A woman with one foot set up a group so thousands of amputees could swap the shoes they don’t need.
Jo O’Callaghan, 49, has complex regional pain syndrome and allodynia – nerve pain – which meant wearing a show on her right foot was agony for years.
She eventually had her right foot – which she described as a “lump of meat” and “hated” – amputated.
While she still suffers with pain, her life improved, but the fashion lover was left with a wardrobe full of right shoes and boots she didn’t need.
She set up Facebook group Jo’s Odd Shoes to rehome her odd shoes.
Now it’s a network of 3,500 people who only wear one shoe, or odd shoes, due to illness of amputation, and has swapped 3,500 shoes in the last year.
Users post photos of their unwanted shoes, whether they are left or right and their size – which are then snapped up or swapped with others who have the opposite remaining foot.
Jo, from Tenterden, Kent, who can’t work due to her illness, said: “Everyone deserves to wear a shoe.
“It’s part of an outfit and we feel naked without it.
“I remember looking at this pile of odd shoes and thought it was so silly that I had them all.
“I couldn’t exactly take them to a charity shop as they weren’t a pair.
“So, I set up the page and it took off.
“There’s a man in the group who hasn’t worn a shoe in years because he didn’t see the point in buying a pair.
“Now he gets loads of odd ones off us and his grandchildren call him trendy.
“Doing this gives me something to get up for every day – even when I’m in pain.”
Jo woke up with a numbness down her right side in 2001, when her son George, 22, was just six months old.
Her pain progressed, and travelled all around her body, causing her right hand to ball up into an unmovable fist.
But doctors struggled to work out what was wrong, and it took 10 years until Jo was diagnosed with complex regional pain syndrome (CRPS).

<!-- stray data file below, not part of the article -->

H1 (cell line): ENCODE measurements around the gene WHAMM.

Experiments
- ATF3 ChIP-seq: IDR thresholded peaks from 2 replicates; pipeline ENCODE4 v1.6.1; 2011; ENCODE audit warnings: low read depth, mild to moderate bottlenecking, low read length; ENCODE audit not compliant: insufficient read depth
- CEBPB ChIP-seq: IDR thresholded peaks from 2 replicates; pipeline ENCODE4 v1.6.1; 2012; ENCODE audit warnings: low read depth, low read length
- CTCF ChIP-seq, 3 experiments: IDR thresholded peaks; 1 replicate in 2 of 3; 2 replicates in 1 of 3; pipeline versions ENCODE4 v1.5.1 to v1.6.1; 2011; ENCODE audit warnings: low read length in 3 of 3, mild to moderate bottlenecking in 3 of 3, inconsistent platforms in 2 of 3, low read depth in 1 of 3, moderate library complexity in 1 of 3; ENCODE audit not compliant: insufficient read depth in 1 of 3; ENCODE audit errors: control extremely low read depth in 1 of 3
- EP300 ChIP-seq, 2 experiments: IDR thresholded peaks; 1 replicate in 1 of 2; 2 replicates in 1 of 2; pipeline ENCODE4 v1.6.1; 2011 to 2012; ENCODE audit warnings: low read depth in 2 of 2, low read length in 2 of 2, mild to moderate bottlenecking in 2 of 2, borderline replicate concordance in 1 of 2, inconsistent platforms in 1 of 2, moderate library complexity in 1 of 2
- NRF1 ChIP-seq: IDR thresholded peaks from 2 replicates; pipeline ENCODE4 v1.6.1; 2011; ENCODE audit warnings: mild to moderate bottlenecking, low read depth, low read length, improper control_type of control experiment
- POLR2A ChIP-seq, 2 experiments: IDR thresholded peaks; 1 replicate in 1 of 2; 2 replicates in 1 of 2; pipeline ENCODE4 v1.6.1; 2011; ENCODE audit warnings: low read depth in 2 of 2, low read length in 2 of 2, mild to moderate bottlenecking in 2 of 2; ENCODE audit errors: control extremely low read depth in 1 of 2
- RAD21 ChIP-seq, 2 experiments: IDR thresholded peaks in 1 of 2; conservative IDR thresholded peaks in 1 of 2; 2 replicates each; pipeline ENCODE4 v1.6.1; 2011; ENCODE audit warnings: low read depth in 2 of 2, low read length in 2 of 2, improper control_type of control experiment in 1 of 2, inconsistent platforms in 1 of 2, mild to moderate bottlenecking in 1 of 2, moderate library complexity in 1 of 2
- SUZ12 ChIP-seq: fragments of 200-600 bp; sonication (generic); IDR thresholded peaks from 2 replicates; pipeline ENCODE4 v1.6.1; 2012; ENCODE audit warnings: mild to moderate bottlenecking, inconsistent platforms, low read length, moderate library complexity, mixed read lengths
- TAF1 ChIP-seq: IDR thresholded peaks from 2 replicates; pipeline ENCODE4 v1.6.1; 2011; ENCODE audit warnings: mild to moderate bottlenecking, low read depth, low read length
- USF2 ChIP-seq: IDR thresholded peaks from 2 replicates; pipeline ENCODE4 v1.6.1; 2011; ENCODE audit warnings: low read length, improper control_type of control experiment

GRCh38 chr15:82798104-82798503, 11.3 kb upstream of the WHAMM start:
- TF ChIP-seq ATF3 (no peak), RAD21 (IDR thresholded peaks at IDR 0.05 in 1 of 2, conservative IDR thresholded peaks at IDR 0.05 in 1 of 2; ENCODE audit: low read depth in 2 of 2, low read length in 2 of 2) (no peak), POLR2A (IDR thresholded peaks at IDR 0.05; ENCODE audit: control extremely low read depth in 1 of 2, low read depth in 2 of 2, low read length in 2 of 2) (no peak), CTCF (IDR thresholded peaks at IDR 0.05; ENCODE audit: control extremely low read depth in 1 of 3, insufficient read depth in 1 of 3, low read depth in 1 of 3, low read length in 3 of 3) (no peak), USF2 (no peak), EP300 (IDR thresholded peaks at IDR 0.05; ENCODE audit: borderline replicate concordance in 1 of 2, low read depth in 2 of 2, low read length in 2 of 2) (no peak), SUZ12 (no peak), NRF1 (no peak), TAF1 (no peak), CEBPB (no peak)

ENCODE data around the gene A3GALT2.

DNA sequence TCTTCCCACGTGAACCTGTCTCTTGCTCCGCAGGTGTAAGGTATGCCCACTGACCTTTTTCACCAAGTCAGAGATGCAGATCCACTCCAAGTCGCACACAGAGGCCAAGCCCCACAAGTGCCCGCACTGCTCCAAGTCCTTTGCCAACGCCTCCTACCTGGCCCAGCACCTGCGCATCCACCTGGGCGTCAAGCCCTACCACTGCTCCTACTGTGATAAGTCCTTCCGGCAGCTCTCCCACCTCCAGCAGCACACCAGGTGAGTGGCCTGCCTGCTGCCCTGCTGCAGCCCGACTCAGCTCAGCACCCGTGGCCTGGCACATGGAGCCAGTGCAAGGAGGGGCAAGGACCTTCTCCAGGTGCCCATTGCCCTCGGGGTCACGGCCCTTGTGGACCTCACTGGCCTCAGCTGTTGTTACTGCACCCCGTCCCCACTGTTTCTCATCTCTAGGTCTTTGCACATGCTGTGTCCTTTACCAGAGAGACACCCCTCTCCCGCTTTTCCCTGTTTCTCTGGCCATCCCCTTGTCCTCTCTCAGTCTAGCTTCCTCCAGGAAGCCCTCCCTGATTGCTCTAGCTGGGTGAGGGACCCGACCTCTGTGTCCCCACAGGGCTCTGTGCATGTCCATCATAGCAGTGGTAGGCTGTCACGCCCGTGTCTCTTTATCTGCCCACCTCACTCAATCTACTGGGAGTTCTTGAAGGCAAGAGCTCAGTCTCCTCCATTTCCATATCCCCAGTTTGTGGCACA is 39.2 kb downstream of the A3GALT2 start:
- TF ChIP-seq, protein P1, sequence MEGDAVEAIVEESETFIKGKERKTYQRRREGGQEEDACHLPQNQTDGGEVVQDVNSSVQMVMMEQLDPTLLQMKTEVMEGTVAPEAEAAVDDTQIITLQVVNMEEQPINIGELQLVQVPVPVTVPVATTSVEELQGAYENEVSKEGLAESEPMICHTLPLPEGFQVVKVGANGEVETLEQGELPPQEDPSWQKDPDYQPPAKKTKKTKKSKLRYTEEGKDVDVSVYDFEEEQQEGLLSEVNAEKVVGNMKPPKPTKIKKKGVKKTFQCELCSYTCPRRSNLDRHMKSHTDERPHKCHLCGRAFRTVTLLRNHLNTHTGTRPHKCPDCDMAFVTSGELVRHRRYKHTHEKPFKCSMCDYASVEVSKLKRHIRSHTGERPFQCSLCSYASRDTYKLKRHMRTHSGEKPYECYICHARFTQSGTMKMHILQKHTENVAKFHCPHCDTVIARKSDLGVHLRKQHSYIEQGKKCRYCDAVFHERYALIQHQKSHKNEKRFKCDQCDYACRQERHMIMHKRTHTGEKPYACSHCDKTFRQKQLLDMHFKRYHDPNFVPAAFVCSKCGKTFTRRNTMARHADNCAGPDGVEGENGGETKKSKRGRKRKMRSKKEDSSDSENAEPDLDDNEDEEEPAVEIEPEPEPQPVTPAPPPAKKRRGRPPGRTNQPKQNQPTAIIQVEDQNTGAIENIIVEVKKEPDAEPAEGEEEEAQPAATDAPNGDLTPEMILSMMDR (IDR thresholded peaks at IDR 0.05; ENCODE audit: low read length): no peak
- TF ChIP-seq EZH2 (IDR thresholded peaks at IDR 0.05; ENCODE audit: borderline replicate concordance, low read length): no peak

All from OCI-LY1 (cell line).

“The pain got progressively worse,” she said.
“I lost the use of my right hand as it curled up into a fist.
“I had to have three operations to remove the tendons so it could be uncurled to look like a normal hand.
“It causes me no pain now, but I can’t move my fingers only my thumb.
“Eventually they were able to diagnosis me with CRPS when I saw a doctor who knew of it.
“It was a relief to get a name for it.
“People thought I was making it up.”
The pain travelled down to her right foot and caused it to stick out at a right angle.
“I had to use crutches to walk and then eventually I became reliant on a wheelchair,” Jo said.
“I hated my foot.
“The pain was unbearable and it as like a lump of meat.
“I thought about amputation for a while but my husband, Nick, 60, wasn’t sure.
“But while we were on holiday over Christmas in 2018, he told me to do it when he could see just how much pain I was in.”
Jo had her foot amputated in November 2019 and was relieved when she saw it was gone.
“Of course, there was some adjustment to having no right foot, but I didn’t have any shock that it wasn’t there,” she said.
“I knew a prosthetic wouldn’t be possible for me because of the pain.
“Because of my allodynia I can’t even get under the covers in bed because the feeling of them touching me is agony.”
Jo set up her swap page in March 2017.
“It started with me just trying to get rid of my 20 odd right shoes,” Jo said.
“Now we have so many people donating us shoes to other people who need them.
“If I wasn’t doing this, I wouldn’t be doing anything at all.
“It’s become a community.”